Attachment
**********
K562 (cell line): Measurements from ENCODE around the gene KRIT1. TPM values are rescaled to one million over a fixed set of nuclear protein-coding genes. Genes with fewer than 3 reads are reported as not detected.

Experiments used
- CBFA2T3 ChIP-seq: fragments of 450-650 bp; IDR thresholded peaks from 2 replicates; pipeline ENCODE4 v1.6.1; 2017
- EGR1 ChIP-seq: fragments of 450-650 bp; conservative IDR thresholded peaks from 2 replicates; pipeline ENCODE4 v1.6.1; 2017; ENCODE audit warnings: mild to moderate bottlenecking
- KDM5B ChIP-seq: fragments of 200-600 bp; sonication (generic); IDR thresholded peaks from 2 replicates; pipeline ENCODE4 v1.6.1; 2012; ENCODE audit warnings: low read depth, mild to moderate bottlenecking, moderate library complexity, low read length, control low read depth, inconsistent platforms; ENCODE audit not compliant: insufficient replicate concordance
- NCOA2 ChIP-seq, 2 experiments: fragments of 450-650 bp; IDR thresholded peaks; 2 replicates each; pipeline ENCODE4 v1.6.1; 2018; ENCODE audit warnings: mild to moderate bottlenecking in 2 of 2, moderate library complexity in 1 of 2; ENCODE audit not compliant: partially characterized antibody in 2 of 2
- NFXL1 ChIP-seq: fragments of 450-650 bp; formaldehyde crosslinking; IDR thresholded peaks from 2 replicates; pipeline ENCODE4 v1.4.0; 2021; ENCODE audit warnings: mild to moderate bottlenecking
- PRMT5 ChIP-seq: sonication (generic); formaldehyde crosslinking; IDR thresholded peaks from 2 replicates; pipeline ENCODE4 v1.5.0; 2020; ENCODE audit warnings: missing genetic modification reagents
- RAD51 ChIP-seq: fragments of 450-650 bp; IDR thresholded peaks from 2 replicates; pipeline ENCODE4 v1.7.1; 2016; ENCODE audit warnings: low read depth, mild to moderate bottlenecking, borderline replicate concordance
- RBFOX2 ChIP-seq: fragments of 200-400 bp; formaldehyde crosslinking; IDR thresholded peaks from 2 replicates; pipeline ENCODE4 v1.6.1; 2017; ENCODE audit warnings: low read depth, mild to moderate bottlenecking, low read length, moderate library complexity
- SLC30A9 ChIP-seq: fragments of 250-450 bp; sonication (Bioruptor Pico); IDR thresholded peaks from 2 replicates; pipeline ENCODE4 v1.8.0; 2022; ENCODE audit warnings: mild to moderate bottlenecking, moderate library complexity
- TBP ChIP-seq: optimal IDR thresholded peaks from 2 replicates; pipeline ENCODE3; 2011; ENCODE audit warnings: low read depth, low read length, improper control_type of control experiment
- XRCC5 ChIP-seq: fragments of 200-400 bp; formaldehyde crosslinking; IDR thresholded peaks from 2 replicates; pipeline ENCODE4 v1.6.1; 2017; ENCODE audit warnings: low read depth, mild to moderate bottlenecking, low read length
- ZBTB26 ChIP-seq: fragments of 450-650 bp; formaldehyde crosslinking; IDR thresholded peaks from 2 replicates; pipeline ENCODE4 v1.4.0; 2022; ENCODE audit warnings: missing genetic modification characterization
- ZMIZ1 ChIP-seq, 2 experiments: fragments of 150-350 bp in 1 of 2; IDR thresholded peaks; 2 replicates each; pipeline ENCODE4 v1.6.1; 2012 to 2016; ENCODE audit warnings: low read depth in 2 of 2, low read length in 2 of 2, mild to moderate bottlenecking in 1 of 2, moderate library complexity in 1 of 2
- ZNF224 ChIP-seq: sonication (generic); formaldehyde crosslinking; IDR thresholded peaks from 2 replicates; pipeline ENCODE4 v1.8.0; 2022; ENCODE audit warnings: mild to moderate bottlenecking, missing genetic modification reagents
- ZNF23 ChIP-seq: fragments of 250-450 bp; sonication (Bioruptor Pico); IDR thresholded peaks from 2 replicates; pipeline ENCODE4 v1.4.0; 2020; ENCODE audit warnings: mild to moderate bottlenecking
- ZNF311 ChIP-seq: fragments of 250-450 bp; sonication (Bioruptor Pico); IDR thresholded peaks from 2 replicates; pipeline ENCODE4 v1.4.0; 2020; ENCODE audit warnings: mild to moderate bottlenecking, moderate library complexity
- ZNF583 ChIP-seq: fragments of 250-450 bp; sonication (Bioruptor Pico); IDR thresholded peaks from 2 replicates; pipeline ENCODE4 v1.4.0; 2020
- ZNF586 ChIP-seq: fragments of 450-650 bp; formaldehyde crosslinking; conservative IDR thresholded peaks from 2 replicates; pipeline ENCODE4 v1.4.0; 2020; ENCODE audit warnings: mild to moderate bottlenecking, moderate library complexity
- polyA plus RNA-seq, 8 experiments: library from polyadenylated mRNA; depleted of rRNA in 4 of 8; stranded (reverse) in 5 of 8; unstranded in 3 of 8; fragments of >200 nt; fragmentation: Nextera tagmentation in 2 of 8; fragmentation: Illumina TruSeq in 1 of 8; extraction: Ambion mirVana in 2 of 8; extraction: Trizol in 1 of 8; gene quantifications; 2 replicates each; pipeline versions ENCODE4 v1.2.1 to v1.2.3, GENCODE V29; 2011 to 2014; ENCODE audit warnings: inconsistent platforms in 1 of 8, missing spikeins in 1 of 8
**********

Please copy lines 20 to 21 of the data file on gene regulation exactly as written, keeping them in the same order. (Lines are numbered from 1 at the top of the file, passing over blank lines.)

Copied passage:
- ZNF586 ChIP-seq: fragments of 450-650 bp; formaldehyde crosslinking; conservative IDR thresholded peaks from 2 replicates; pipeline ENCODE4 v1.4.0; 2020; ENCODE audit warnings: mild to moderate bottlenecking, moderate library complexity
- polyA plus RNA-seq, 8 experiments: library from polyadenylated mRNA; depleted of rRNA in 4 of 8; stranded (reverse) in 5 of 8; unstranded in 3 of 8; fragments of >200 nt; fragmentation: Nextera tagmentation in 2 of 8; fragmentation: Illumina TruSeq in 1 of 8; extraction: Ambion mirVana in 2 of 8; extraction: Trizol in 1 of 8; gene quantifications; 2 replicates each; pipeline versions ENCODE4 v1.2.1 to v1.2.3, GENCODE V29; 2011 to 2014; ENCODE audit warnings: inconsistent platforms in 1 of 8, missing spikeins in 1 of 8